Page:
In which the author pretends that he is clearing up some general misconceptions, in order to repeat every last bogus piece of completely non-controversial, culturally ingrained conventional addiction “wisdom” that everyone has already believed for generations: “What I do want to do,” he says, “is lash out at some of the myths, old wives’ tales and sheer rubbish surrounding addiction.” You know this is going to be a trenchant piece when the first myth he tackles is: “If it’s legal, it can’t be that bad.”
Drug hell memoirs often make for self-indulgent, voyeuristic vic-lit (victim literature). And that includes A Million Little Pieces by James Frey, although the artistically embroidered bits were entertaining enough.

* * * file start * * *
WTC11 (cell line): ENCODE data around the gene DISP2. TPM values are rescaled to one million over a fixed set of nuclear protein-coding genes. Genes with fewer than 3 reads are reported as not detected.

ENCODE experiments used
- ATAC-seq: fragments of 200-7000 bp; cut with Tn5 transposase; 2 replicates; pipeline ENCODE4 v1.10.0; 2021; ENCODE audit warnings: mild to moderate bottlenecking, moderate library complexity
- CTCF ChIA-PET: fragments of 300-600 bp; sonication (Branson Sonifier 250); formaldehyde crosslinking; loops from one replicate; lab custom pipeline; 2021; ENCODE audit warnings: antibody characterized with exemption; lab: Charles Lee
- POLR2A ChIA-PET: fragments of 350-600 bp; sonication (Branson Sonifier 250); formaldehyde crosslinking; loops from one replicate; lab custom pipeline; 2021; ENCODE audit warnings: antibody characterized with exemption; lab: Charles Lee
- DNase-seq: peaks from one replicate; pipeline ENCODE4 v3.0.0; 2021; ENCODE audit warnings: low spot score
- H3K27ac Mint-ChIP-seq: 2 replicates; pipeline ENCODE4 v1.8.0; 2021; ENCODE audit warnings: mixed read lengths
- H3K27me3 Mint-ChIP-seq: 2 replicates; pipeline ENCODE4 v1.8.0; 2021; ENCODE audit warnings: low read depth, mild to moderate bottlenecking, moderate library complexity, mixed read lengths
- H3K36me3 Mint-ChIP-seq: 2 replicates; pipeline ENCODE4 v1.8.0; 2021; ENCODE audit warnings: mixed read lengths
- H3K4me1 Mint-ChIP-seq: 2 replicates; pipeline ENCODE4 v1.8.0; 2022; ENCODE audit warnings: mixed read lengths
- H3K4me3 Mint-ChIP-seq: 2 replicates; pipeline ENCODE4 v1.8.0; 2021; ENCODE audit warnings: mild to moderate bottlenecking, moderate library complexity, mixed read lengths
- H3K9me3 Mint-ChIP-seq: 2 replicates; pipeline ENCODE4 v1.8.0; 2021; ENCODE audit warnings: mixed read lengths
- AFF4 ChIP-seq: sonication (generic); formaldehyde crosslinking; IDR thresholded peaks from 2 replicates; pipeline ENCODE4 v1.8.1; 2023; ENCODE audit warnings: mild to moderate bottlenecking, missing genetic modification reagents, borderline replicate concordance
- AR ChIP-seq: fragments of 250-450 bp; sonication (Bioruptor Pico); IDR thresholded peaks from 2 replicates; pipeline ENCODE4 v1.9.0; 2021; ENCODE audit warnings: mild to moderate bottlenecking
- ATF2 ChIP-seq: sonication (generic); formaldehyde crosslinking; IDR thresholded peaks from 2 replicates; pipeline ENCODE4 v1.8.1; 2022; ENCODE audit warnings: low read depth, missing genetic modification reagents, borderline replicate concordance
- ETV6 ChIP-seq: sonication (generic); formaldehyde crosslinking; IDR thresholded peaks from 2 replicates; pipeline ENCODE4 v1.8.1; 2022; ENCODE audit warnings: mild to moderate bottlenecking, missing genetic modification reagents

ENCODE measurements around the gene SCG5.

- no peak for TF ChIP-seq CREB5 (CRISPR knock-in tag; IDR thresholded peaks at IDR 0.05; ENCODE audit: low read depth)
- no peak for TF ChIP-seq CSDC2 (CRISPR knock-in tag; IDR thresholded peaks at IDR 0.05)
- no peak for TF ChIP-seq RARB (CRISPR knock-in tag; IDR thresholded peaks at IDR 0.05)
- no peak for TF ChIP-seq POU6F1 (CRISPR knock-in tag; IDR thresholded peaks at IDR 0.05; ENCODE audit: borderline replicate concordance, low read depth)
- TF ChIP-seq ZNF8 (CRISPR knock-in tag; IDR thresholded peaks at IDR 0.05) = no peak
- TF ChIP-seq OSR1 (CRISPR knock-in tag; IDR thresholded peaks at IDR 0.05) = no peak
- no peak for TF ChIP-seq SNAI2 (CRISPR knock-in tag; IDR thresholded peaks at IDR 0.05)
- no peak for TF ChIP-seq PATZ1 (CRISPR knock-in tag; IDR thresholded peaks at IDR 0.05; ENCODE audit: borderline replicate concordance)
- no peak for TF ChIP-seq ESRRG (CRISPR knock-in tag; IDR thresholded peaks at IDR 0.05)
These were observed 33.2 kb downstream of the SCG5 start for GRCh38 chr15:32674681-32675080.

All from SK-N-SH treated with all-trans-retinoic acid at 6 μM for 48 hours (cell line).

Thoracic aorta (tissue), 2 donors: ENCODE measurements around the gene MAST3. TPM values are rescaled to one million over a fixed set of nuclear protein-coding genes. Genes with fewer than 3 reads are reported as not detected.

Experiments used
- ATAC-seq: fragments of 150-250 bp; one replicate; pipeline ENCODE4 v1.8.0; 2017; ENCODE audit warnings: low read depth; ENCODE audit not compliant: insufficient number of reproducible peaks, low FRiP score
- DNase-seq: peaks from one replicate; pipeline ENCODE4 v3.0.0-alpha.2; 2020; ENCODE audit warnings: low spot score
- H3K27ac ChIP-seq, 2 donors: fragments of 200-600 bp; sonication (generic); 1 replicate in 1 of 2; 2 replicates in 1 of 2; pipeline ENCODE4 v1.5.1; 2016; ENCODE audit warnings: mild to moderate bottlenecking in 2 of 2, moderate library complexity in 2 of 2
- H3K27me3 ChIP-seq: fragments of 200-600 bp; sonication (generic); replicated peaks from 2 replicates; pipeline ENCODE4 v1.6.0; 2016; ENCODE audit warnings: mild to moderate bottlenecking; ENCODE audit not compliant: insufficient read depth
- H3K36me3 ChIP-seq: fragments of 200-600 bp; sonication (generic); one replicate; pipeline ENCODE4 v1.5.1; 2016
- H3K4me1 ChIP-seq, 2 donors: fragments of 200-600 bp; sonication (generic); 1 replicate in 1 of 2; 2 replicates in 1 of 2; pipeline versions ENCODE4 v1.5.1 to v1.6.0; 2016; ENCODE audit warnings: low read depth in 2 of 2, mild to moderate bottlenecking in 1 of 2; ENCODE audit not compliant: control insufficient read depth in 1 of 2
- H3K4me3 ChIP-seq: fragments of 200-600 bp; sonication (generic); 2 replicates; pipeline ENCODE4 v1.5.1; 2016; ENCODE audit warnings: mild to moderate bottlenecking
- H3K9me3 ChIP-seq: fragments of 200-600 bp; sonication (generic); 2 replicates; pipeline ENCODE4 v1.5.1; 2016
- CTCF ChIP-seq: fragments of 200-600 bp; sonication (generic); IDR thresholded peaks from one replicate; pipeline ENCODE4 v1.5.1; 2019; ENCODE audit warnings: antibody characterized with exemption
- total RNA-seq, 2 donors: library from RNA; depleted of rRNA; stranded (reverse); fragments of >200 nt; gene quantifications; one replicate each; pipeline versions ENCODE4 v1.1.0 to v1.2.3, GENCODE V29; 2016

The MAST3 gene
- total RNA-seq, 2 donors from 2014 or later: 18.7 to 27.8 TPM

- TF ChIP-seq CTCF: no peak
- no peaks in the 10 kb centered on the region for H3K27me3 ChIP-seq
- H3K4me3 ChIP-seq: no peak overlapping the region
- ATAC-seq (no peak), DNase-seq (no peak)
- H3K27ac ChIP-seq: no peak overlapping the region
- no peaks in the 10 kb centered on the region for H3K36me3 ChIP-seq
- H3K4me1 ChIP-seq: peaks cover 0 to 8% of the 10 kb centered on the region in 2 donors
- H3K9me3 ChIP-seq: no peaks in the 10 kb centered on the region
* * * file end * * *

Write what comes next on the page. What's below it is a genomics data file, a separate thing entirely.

So why then more about addiction?
Well, because I need to tell you about the “hideous Four Horsemen – Terror, Bewilderment, Frustration, Despair,” as the Alcoholics Anonymous Big Book terms them. And how, after battling them for a decade or more, they trotted away for a bit. Then came thundering back with a diabolical fury that saw me go on to autopilot and, in a moment of utter insanity in mid-2009, pick up a bottle of vodka and shamble down the Via Dolorosa.